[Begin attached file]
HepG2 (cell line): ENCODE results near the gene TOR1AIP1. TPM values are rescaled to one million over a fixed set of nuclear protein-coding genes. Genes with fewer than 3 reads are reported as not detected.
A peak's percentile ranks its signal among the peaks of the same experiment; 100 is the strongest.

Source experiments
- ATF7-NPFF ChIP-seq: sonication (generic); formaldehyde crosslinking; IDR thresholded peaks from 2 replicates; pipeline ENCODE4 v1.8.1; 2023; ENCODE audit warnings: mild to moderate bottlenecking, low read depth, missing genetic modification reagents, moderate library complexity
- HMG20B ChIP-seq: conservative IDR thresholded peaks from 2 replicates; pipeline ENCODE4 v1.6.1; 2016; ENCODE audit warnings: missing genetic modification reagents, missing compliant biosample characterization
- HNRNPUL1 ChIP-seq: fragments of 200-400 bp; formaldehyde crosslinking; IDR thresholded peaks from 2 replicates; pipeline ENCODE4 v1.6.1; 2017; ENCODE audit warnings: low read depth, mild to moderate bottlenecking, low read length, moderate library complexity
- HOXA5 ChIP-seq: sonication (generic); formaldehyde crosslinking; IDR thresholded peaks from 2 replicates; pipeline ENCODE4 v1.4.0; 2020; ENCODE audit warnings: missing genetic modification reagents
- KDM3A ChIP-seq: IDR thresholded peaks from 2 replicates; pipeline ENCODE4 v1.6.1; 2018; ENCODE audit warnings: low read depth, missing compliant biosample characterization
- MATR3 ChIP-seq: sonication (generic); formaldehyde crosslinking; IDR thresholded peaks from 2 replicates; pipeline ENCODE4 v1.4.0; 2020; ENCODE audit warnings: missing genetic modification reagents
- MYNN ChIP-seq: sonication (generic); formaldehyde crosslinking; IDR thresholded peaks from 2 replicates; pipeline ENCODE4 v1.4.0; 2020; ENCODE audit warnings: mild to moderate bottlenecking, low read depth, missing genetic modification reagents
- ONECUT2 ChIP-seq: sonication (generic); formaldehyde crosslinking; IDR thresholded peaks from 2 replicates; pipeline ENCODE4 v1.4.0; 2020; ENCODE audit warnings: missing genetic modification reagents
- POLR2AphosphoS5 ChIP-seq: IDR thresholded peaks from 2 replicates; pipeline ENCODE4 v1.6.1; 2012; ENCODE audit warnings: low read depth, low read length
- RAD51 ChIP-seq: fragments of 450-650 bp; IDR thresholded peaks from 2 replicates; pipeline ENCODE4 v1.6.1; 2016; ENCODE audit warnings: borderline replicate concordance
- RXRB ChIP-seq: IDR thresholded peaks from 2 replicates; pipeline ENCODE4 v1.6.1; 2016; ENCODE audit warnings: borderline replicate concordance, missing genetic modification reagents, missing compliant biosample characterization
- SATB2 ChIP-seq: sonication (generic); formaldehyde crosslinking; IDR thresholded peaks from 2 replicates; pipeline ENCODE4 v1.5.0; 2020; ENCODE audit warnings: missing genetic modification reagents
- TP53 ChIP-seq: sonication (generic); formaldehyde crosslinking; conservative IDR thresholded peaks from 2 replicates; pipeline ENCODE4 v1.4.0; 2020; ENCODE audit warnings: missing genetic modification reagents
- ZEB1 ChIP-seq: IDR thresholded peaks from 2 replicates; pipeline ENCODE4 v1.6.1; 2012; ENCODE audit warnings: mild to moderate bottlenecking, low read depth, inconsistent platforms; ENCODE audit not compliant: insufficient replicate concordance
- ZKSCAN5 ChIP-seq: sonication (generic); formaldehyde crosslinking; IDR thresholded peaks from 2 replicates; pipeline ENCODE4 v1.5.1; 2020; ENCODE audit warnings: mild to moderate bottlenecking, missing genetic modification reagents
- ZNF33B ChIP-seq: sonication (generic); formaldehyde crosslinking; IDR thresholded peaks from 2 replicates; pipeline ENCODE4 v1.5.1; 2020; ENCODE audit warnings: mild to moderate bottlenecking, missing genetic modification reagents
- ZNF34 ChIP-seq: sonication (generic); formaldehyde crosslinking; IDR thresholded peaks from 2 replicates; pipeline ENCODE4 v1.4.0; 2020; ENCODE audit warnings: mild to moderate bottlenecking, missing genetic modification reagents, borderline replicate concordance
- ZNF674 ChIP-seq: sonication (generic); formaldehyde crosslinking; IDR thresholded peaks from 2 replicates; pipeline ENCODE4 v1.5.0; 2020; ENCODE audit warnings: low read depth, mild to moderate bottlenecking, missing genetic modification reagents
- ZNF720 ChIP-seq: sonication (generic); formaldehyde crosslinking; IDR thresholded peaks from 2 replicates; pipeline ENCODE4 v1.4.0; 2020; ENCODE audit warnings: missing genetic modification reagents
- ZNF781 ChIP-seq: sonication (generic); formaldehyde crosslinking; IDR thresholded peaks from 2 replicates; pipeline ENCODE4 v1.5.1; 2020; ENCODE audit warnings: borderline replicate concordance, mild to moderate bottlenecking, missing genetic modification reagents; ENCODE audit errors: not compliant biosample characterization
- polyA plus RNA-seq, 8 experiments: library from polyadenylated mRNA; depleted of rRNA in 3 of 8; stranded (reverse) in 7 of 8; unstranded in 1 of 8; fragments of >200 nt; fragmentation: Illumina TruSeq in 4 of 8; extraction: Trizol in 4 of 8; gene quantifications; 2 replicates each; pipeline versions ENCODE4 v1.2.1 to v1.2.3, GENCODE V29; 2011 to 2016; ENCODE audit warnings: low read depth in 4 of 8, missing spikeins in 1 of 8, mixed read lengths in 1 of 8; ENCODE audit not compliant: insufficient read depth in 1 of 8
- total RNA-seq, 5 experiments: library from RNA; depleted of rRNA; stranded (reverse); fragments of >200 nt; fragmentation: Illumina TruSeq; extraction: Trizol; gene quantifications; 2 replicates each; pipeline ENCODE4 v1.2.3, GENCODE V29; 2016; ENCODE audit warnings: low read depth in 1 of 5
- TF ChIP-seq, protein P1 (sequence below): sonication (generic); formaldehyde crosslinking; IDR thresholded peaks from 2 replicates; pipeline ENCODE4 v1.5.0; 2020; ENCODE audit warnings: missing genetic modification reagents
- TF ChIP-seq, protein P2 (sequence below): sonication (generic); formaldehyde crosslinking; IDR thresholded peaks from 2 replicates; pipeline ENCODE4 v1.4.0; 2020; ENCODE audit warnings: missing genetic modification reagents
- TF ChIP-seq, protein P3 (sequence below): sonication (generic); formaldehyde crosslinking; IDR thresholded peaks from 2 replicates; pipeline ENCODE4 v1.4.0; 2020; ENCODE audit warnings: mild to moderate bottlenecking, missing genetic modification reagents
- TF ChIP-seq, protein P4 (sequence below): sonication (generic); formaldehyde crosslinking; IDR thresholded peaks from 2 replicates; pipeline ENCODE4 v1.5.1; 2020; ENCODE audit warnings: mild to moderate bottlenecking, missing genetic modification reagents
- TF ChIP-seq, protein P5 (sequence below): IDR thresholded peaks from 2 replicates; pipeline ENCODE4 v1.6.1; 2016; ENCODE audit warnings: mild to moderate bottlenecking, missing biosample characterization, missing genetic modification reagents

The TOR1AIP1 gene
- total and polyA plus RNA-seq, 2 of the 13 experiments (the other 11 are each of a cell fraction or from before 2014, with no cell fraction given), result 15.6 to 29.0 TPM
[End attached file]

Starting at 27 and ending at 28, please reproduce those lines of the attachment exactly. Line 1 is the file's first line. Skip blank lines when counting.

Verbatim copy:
- TF ChIP-seq, protein P2 (sequence below): sonication (generic); formaldehyde crosslinking; IDR thresholded peaks from 2 replicates; pipeline ENCODE4 v1.4.0; 2020; ENCODE audit warnings: missing genetic modification reagents
- TF ChIP-seq, protein P3 (sequence below): sonication (generic); formaldehyde crosslinking; IDR thresholded peaks from 2 replicates; pipeline ENCODE4 v1.4.0; 2020; ENCODE audit warnings: mild to moderate bottlenecking, missing genetic modification reagents